Hi Elliott, This is a great breakdown and very generous in sharing your process and insights, you came a long way from the vending machine days!
Are you planning on releasing the UE4 project to the public? Or only builds? I'd love to play around with it in the editor if possible!
3d artist Kenneth McMorran showed the workflow, behind the creation of rich and effects-full 3d environment in Unity.
Hello, my name is Kenneth McMorran and I currently live in the city of Glasgow, UK. I am a freelance 3D Artist specialising primarily in environments. I’ve worked with 3D in some form or another for around 10 years, all the way back to my undergraduate years in interdisciplinary design. I spent my postgraduate years studying game art and animation and subsequently went on to work professionally for 4 years in the fantasy mobile MMO genre. Science fiction has always been my main inspiration and motivator and throughout the years I’ve tried to communicate that passion through my personal artwork. Recently, I had the privilege of working with an immersive theatre company called Punchdrunk on a project which would see me build the virtual representation of their latest, soon to be announced, production.
I began work on The Lab initially as a freelance project. Unfortunately the project didn’t make it out of pre-production, so instead of shelving the preliminary ground work, I considered it an opportunity to research and implement some techniques in Unity 5 that I thought were exciting and relevant but that I had not yet explored by myself. I knew that these techniques had the potential to strengthen and reinforce the narrative of an environment so I re-built the scene from the ground up with these 4 main areas of interest in mind:
Volumetric fog and lighting
Face weighted normals
In terms of building the environment – specifically for an interior scene like The Lab – I think it’s quite important to think of the construction in terms of modularity. For me personally, this helps to break down what might seem like quite an overwhelming task at first.
There are some amazing tutorials out there and if you would like an excellent introduction to the planning and construction of modular environments then there really is no better place to start than with:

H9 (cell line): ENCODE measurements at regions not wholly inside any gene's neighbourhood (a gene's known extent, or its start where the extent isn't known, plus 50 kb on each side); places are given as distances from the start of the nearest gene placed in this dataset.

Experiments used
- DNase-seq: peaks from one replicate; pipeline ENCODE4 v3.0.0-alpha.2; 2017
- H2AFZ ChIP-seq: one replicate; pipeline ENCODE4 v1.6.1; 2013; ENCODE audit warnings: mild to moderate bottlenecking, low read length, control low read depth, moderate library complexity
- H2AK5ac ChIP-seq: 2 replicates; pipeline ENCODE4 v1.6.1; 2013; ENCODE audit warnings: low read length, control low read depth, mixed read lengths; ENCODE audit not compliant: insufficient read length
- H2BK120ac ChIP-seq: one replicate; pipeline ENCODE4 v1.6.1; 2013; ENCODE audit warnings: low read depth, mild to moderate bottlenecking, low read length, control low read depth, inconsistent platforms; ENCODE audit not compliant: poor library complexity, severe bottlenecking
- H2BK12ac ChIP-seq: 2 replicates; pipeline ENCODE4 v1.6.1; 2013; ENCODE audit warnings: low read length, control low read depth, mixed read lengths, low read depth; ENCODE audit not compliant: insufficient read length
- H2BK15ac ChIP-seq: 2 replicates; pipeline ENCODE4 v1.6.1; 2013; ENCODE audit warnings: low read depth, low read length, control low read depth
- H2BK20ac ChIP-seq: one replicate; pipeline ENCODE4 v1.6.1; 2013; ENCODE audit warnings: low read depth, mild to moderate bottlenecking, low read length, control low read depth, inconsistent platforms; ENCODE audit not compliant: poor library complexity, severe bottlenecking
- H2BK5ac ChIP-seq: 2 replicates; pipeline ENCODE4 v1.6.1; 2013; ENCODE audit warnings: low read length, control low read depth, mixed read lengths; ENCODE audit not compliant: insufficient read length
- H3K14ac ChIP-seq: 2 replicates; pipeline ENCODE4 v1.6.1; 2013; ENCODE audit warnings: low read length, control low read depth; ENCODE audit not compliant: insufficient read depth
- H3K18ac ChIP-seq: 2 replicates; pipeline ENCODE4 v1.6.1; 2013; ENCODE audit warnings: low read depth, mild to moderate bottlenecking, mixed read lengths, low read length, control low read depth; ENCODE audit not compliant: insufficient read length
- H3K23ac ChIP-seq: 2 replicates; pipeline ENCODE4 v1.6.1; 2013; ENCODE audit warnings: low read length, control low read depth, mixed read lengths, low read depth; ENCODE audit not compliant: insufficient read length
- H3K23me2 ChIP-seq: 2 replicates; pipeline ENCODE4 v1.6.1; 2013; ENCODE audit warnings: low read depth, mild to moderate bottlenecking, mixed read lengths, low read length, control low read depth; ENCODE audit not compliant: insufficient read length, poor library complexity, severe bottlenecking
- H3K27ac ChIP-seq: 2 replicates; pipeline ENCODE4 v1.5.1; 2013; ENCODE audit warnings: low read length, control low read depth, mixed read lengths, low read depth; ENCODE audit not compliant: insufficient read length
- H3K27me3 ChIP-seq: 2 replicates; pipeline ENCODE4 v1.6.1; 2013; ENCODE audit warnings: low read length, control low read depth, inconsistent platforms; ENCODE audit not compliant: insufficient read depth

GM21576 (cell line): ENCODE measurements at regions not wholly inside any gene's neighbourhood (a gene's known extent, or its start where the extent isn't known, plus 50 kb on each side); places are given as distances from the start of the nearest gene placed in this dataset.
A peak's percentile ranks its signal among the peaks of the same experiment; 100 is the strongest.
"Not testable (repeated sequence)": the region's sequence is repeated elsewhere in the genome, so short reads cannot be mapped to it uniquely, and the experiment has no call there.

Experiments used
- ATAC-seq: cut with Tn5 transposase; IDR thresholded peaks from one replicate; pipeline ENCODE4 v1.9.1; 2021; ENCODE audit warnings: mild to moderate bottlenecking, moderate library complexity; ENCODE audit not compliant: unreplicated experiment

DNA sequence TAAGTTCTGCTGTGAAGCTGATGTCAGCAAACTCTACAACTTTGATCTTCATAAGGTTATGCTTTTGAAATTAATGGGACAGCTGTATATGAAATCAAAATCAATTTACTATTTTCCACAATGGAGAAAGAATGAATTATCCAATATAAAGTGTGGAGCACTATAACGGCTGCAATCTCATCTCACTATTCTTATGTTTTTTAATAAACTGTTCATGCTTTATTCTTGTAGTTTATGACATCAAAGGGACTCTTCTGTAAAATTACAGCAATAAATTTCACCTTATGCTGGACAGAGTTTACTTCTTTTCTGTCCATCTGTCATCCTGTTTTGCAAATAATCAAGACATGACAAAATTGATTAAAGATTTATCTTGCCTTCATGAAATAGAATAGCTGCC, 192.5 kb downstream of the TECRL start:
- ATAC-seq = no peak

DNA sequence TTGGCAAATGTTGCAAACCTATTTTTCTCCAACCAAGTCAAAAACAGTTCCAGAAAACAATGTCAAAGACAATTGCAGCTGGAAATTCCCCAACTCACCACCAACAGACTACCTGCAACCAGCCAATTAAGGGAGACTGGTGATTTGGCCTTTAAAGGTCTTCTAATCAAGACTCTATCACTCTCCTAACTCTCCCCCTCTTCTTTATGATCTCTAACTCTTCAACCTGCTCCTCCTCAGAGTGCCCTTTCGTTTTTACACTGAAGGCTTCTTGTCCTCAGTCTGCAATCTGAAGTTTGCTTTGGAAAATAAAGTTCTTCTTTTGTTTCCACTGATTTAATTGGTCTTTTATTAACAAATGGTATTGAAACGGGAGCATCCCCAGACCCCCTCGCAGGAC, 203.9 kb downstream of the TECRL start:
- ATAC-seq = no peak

Modular geometry and materials
In terms of modeling the environment, I’ve been using Modo more and more recently. Personally, I believe it to be one of the more progressive packages in terms of tool functionality and reliability. Also, there are many artists that I find inspirational using Modo which has contributed to my confidence in the software.
Below are the basic building blocks of the scene which utilise a modular texture approach. With a good base texture it’s amazing just how many different modules you can produce. In terms of tri-count they are fairly low by today’s standards, the only exception being that the bevelling required to support a face weighted approach to smoothing can start to bump up the tri-count quickly. In terms of performance and optimisation, a modular approach like this has some great benefits; using one material across all of your modules contributes significantly to static batching, meaning lower draw calls and less usage of available memory bandwidth. The challenge here lies in making the most out of very little.
Modular environment design
Modeling with face weight normals (FWN)
This is probably as good a time as any to bring up the subject of face weighted normals:
“Face weighted normals (FWN) is a technique to improve shading for 3d models. Shading can be improved by adding bevels and altering the vertex normals to be perpendicular on the larger flat polygons. This forces the shading to be blended across the smaller bevel faces, rather than across the entire model.
However, the added bevels will often create long thin triangles, which can significantly reduce rendering performance.”